String Class

This is a discussion on String Class within the C++ Programming forums, part of the General Programming Boards category; Hi, I am making a String class that has many overloaded operators. I am positive there are some problems with ...

  1. #1
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    String Class

    Hi,
    I am making a String class that has many overloaded operators. I am positive there are some problems with the overloaded operators that I have already made. There are also some functions that I could not define and need help in defining. Can somebody please look at my code and tell me my errors and how to fix them as well as help me in defining the functions that are not yet defined.

    Code:
    //string.h
    
    #ifndef _String_H
    #define _String_H
    
    #include <iostream>
    #include "strdrv.h"
    using namespace std;
    
    class String
    {
    	friend String operator+(const String& lhs, const String& rhs);
    	friend String operator+(const String& rhs, const char* str);
    	friend String operator+(const char* str, const String& rhs);
    	friend String operator+(const String& rhs, char str);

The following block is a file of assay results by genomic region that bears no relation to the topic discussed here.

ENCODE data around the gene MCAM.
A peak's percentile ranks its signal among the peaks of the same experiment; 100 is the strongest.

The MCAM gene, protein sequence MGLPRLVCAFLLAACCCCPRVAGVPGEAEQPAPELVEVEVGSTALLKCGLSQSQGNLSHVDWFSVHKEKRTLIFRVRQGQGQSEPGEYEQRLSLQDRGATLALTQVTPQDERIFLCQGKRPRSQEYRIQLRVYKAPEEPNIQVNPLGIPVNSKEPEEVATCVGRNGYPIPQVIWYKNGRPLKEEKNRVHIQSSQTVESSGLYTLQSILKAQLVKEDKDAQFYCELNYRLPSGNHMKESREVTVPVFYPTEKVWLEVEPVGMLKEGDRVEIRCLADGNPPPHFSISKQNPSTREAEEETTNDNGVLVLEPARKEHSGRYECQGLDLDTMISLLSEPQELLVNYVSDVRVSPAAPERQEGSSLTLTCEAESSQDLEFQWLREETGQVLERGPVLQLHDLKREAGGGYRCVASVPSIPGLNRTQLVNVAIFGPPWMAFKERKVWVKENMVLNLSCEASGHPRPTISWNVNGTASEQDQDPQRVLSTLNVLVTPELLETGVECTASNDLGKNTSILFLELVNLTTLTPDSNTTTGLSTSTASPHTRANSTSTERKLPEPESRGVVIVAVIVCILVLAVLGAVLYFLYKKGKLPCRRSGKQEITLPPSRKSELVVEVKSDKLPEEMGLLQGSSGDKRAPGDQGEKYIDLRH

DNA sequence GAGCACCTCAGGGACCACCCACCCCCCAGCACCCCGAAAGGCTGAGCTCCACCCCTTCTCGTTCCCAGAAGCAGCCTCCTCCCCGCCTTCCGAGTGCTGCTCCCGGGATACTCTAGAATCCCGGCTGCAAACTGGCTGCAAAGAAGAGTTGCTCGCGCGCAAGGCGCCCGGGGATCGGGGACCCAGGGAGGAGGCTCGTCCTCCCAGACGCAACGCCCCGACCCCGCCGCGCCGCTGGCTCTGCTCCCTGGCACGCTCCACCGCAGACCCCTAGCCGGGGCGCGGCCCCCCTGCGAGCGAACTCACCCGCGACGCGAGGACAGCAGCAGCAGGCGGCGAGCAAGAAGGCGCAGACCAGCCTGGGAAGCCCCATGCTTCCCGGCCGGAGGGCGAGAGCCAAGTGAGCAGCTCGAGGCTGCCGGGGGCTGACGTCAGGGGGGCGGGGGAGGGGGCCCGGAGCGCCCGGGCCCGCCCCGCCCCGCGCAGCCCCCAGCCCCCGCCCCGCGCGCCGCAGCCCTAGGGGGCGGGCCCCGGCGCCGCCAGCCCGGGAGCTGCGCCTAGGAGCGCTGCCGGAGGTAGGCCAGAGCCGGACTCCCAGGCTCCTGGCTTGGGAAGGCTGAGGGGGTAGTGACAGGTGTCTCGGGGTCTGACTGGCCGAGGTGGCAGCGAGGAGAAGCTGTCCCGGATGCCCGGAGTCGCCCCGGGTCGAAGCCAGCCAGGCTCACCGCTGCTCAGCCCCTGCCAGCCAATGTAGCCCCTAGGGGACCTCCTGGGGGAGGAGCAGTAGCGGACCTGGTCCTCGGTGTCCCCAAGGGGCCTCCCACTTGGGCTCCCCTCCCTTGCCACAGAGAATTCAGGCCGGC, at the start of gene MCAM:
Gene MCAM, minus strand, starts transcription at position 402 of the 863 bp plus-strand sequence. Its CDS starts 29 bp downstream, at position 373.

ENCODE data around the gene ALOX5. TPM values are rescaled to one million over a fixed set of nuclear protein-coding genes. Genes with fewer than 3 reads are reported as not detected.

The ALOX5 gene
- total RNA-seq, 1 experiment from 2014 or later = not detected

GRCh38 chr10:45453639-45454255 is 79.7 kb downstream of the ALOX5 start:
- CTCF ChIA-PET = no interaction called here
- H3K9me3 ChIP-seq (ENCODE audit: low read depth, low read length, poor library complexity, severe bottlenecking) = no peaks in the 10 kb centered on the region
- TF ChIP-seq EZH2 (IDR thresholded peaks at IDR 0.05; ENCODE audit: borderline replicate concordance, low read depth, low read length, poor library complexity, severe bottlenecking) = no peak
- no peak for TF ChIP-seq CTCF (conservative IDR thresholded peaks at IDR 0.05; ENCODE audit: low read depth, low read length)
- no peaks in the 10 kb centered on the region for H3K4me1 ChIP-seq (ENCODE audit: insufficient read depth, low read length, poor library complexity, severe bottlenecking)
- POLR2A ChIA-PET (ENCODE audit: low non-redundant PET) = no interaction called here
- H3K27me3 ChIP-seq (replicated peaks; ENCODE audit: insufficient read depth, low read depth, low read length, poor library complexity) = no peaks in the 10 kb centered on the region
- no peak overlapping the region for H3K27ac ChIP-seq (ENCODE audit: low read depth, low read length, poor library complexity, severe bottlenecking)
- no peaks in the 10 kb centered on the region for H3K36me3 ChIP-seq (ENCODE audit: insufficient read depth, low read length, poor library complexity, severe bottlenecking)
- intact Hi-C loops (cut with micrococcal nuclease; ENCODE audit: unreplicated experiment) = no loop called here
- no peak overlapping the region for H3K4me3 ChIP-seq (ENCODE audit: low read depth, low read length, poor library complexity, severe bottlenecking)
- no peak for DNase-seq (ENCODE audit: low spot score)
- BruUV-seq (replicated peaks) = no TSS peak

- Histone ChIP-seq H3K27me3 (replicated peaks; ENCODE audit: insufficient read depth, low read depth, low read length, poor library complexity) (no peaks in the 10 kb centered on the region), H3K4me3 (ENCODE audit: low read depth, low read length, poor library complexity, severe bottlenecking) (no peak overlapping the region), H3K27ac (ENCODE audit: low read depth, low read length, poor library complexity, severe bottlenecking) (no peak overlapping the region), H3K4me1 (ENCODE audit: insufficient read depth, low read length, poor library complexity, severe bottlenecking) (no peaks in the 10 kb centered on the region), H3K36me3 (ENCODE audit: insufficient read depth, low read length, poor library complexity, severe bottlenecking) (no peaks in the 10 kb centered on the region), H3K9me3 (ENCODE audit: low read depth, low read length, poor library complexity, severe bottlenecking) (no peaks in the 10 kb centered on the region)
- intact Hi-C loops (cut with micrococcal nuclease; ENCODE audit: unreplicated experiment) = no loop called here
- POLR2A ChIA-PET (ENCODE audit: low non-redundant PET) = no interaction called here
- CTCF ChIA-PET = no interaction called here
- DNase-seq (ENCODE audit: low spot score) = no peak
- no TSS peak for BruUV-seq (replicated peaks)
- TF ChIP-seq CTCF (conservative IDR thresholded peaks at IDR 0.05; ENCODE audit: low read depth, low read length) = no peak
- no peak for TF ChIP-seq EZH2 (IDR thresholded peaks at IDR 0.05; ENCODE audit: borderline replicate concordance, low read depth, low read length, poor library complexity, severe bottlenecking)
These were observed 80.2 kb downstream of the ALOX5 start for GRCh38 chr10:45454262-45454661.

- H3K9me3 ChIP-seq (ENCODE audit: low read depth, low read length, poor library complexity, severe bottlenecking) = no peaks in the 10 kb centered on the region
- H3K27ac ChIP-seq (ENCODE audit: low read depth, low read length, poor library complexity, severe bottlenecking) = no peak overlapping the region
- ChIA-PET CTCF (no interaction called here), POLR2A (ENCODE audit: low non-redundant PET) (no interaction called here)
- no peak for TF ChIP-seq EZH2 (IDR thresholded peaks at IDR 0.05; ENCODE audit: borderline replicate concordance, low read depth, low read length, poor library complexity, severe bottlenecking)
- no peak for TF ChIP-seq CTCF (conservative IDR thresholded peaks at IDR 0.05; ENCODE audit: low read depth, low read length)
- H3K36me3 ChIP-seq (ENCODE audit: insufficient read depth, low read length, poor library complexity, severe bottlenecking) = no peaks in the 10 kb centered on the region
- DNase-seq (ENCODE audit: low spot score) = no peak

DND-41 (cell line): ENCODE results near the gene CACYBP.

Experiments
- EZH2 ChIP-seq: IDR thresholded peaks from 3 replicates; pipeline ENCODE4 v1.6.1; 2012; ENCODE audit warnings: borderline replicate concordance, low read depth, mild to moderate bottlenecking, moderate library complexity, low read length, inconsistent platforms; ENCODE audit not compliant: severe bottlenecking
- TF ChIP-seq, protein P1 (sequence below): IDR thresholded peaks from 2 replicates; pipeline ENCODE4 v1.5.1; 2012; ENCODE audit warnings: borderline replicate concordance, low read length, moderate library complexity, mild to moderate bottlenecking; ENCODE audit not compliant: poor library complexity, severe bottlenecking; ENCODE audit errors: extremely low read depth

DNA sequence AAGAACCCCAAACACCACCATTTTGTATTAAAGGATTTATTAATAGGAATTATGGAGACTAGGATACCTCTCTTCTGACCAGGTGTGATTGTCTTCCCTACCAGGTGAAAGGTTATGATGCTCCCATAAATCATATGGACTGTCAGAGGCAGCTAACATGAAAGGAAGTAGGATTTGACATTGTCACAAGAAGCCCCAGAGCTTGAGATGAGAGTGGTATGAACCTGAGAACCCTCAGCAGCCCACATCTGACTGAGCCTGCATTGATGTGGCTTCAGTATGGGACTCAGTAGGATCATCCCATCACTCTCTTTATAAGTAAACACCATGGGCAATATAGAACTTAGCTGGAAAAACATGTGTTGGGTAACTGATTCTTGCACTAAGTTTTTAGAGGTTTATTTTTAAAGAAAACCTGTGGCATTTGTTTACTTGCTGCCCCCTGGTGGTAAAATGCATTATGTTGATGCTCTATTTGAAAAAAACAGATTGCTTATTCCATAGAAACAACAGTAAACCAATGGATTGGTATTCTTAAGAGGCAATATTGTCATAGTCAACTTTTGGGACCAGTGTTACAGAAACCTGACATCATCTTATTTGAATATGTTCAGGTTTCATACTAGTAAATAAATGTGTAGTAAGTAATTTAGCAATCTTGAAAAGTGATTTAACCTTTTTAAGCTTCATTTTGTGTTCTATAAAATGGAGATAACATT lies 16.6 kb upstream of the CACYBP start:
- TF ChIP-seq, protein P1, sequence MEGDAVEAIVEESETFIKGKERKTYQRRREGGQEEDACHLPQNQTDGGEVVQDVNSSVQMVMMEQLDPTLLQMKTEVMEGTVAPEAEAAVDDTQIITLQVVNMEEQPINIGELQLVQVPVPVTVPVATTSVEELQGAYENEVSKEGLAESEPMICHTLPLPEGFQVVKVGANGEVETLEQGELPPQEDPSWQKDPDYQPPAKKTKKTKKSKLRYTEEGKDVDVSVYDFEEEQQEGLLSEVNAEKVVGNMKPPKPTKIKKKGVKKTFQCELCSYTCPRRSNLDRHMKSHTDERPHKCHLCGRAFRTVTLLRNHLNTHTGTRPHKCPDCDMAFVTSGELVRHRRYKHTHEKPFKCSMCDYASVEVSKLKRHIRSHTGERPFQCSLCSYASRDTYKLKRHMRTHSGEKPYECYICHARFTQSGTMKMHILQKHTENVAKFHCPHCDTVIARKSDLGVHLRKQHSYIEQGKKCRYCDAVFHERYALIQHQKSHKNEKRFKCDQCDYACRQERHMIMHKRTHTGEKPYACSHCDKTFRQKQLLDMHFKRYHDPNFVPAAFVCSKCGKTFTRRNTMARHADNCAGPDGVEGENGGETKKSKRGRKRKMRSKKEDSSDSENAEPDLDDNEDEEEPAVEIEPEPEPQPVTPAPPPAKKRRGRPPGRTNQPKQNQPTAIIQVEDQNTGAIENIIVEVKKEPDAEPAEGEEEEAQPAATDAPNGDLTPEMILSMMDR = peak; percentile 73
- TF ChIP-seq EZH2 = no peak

friend String operator+(char str, const String& rhs);
    	friend int operator==(const String& lhs, const String& rhs);
    	friend int operator!=(const String& lhs, const String& rhs);
    	friend int operator< (const String& lhs, const String& rhs);
    	friend int operator<=(const String& lhs, const String& rhs);
    	friend int operator> (const String& lhs, const String& rhs);
    	friend int operator>=(const String& lhs, const String& rhs);
    	friend char* operator+(const String&, int);
    	friend char* operator+(int, const String&);
    	friend ostream& operator<<(ostream&, const String&);
    
    public:
    	String();
    	String(const char* str);
    	String(char * nme);
    	String(int string);
    	String(const String& rhs);
    	String(char, int);
    	~String();
    	void setName(const char* aname);
    	String& operator= (const String& rhs);
    	String& operator= (const char *st);
    	const String& operator+=(const String & st);
    	char& operator[](int i);
    	char& operator[](int i) const;
    	String& operator++();
    	String& operator--();
    	String operator++(int x);
    	String operator--(int x);
    	int getLength()const;
    	String substr(int start, int length);